Social-media agency SocialCode is the latest firm to try to calculate the value of a Facebook fan as part of a new study. Their verdict: about $10 per "fan," assuming a constant cost-per-click of $1.
Looking at more than 5 million Facebook ads placed by over 50 clients (spanning verticals, but mostly in consumer packaged goods, auto and finance) from between May and September of this year, the study looked at the cost of acquiring new fans, and what it took to get them to perform a desired action.
Unsurprisingly, it found that fans perform desirable actions such as installing an app, voting in a contest and making a purchase at a much higher rate, and it's significantly cheaper to prompt them to do so through advertising than it is to prompt non-fans.
The study looked at seven actions a user might perform on a Facebook fan page: app install, contest submission, contest voting, fan acquisition (which encompasses "liking" a sub-brand for existing fans), program sign-up, purchase and sweepstakes. In the aggregated grand total, it found that the difference between the cost per acquisition -- calculated by dividing the total cost of clicks by the total number of actions -- for fans and non-fans is $9.56.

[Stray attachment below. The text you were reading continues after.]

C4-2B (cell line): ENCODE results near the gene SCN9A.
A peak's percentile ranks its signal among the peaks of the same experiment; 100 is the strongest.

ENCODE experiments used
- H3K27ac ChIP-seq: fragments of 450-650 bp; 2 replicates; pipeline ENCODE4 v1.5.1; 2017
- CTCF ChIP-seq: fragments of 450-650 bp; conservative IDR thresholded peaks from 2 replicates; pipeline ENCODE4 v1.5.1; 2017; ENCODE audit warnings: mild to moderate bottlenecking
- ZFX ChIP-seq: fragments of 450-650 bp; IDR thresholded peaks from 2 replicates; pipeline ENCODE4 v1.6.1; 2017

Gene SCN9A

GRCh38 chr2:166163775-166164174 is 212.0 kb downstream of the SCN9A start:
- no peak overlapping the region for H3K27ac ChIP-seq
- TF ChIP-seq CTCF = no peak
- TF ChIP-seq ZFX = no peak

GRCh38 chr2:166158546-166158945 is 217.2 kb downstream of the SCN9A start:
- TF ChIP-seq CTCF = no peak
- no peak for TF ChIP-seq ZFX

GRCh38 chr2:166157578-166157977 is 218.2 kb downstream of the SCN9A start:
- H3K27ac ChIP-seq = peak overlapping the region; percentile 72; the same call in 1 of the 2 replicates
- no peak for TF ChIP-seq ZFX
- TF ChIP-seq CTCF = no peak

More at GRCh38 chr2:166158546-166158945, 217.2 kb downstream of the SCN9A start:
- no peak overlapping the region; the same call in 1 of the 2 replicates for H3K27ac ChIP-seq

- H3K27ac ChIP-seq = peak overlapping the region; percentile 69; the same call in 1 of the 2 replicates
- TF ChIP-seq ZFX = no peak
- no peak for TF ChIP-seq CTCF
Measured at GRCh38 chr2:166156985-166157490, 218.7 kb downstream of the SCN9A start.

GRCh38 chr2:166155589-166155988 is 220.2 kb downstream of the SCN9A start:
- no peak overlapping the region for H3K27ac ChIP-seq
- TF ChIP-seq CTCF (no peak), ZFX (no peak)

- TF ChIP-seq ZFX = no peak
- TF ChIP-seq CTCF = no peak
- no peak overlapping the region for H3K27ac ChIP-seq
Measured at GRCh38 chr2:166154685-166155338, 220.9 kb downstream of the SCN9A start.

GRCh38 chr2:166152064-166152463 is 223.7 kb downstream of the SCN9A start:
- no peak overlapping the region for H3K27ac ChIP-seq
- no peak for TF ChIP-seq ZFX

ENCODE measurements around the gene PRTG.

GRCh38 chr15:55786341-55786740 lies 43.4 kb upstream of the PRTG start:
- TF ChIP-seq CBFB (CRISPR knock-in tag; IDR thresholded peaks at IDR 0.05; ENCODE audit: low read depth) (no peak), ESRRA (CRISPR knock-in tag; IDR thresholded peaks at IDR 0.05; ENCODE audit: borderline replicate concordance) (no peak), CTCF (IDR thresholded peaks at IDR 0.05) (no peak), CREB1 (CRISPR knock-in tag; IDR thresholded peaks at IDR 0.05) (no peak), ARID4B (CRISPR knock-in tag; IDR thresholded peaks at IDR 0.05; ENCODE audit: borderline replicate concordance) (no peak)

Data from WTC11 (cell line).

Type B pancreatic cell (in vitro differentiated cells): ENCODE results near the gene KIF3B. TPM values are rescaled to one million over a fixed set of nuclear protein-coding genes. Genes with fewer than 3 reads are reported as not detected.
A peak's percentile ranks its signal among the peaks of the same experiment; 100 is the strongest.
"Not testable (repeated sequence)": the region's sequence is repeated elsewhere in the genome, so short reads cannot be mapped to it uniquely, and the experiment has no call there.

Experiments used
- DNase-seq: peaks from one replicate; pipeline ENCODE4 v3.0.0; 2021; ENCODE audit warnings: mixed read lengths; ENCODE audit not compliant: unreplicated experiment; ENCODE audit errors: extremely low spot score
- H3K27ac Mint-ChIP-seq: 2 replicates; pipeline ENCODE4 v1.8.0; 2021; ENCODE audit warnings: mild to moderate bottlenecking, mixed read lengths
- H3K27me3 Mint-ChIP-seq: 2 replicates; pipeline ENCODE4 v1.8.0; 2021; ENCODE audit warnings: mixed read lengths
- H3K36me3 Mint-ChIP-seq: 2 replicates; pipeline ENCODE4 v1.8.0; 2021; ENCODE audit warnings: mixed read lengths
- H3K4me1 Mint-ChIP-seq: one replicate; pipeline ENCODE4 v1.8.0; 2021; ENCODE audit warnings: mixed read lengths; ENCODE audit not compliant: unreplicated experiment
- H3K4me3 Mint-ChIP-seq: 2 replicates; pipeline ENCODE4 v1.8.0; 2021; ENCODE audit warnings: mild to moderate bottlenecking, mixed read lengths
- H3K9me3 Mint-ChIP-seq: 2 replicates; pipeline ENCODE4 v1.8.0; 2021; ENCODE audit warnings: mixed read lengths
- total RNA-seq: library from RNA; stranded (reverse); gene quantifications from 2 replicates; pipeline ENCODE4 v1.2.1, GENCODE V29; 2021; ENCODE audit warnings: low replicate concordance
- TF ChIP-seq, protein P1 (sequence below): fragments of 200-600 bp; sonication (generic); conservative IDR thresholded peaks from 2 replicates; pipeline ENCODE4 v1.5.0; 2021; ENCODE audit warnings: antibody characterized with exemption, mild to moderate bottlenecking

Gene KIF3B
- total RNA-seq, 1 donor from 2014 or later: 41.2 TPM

The total conversion rate for fans, obtained by dividing the total users who performed an action by the total who clicked on an ad, is 19%, compared to 7% for non-fans.
"This research makes the value of a fan obvious, with quality fans converting at more than 500% in some instances," said Laura O' Shaughnessy, CEO of SocialCode, which is owned by the Washington Post Company.
Previous attempts to quantify the value of a Facebook fan have been all over the map, a symptom of wildly divergent marketer goals and metrics for success.
It's significant to note that SocialCode's research doesn't take offline sales for CPG advertisers into account. According to the data, the cost-per-acquisition for a non-fan to purchase is $43.86, compared to $14.88. However, since the data doesn't take offline buying that could have been spurred by Facebook ads into account, those numbers could be too high.
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